1. I must read this book. I have an unlikely friend. I hope over this next year we can become even more friendly.

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  2. I think you might like what I'm working on. :) So if nothing else, I'll have one reader! :)

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  3. Sounds like a lovely book..I will have to look for it next time I am out..I especially love the quote you have at the end of your post..Have a great weekend..

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  4. Oh goodness girl we are soooo on the same page. God is working. I've got chills!

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  5. This is a courageous prayer.

    Fondly,
    Glenda

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  6. This book is on my "To read" list!! Can't wait to get to it!! I tagged you in a fun little get to know you better linky post. Play along if you have time and would like to! xoxo!

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  7. this hooked my heart in such a way Tara I'm crying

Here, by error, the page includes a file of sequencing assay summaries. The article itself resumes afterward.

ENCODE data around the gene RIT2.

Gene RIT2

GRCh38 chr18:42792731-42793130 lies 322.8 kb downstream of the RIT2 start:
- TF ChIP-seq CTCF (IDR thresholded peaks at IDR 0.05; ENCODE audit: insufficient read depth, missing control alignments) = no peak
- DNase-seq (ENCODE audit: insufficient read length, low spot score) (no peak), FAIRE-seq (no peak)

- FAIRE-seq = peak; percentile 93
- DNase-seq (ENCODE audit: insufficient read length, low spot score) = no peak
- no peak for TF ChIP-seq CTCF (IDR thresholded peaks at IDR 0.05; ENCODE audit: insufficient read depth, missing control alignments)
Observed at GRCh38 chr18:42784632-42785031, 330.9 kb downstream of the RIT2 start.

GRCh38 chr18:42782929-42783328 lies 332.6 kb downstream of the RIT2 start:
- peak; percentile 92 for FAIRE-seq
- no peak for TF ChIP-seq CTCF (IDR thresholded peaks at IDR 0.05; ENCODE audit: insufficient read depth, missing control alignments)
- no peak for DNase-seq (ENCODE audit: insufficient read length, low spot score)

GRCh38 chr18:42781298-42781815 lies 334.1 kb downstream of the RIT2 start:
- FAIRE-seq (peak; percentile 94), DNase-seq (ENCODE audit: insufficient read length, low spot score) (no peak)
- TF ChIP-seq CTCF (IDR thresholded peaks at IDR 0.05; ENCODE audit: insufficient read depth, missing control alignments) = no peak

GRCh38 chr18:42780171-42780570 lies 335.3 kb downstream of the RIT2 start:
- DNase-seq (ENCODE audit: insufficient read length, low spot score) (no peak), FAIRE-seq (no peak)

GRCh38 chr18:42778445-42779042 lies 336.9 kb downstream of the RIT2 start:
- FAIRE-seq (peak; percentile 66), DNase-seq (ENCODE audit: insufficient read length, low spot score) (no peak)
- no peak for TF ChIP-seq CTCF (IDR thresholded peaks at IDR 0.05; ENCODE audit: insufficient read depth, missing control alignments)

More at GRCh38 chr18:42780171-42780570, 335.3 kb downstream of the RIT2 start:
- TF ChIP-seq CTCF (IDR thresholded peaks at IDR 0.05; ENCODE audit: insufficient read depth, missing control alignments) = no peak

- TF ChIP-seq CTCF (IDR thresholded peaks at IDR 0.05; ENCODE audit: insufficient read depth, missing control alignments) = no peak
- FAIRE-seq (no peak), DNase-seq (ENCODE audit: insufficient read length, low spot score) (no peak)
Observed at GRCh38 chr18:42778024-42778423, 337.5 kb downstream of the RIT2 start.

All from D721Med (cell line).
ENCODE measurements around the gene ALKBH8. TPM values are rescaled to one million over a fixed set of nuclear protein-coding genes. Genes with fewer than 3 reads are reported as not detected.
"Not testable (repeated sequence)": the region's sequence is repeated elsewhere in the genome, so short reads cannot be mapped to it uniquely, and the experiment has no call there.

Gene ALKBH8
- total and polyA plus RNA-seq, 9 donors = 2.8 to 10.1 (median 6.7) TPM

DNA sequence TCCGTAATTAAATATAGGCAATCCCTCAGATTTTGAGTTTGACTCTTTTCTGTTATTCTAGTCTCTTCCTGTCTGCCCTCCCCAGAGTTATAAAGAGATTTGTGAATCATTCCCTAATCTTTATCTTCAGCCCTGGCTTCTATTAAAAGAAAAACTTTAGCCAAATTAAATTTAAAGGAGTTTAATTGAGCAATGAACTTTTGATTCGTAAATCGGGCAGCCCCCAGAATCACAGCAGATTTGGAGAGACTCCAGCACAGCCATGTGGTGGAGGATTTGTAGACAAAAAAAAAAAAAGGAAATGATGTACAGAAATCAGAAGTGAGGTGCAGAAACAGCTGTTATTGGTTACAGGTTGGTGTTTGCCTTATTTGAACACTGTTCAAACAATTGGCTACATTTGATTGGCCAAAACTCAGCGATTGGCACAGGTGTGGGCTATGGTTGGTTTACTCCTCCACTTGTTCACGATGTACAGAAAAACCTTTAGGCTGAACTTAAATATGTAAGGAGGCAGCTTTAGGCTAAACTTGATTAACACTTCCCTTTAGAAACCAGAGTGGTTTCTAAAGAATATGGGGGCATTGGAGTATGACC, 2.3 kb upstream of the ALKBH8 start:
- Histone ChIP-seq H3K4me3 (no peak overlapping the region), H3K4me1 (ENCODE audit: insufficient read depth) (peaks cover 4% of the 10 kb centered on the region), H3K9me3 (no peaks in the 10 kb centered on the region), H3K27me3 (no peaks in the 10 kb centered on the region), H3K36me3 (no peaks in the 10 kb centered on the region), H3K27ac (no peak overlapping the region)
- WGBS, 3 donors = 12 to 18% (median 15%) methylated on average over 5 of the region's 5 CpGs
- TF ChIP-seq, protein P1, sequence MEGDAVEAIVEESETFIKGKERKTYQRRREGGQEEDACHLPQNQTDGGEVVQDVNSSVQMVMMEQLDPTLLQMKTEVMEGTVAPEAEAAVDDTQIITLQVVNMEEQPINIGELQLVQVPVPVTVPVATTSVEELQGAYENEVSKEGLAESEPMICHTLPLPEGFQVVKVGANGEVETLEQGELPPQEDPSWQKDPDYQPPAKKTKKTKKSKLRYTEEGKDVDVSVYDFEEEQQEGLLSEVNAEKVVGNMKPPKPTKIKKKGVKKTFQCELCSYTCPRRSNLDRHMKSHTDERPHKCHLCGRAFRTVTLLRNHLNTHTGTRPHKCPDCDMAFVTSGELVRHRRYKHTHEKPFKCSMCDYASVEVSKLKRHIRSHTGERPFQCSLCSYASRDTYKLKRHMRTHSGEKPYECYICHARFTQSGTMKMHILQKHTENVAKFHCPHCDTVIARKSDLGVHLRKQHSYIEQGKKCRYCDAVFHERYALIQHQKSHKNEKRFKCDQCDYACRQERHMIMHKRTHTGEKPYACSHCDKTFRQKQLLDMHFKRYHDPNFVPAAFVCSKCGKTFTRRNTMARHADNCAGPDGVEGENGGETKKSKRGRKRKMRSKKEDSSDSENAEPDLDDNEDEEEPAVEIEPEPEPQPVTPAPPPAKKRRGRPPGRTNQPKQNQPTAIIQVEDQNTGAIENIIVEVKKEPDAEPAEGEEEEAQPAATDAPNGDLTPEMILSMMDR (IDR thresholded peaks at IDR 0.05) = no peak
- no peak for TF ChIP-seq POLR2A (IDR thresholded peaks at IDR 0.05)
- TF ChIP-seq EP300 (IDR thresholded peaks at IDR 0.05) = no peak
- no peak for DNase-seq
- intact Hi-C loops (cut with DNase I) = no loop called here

this is such a cry of my heart..i know you "know".
    THIS is what the Jesus Creed looks like played out in real life
    I'm so tired of superficiality and I'm not saying that to be prideful
    I'm looking for real..just like the vagabond
    and I'm ready to have a forever friend...s
    and willing to be one and
    I pray for eyes for you to 'see' the threads of beginnings
    of friendships with those so un like you but really not unlike you
    at all
    i lerve ya friend..cont to pray you know:)
    xo

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  8. One of my all time favorite books ... so inspiring and a perfect example of how God works in our lives.

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  9. I thoroughly enjoyed this book after I read it. I couldn't stop thinking about it for weeks after I read it. To open ourselves to a person so different than ourselves (outwardly at least)really takes the Lord's operating in us. To have His heart for man has always been a prayer of mine. May the Lord continue to enlarge our hearts for His purpose!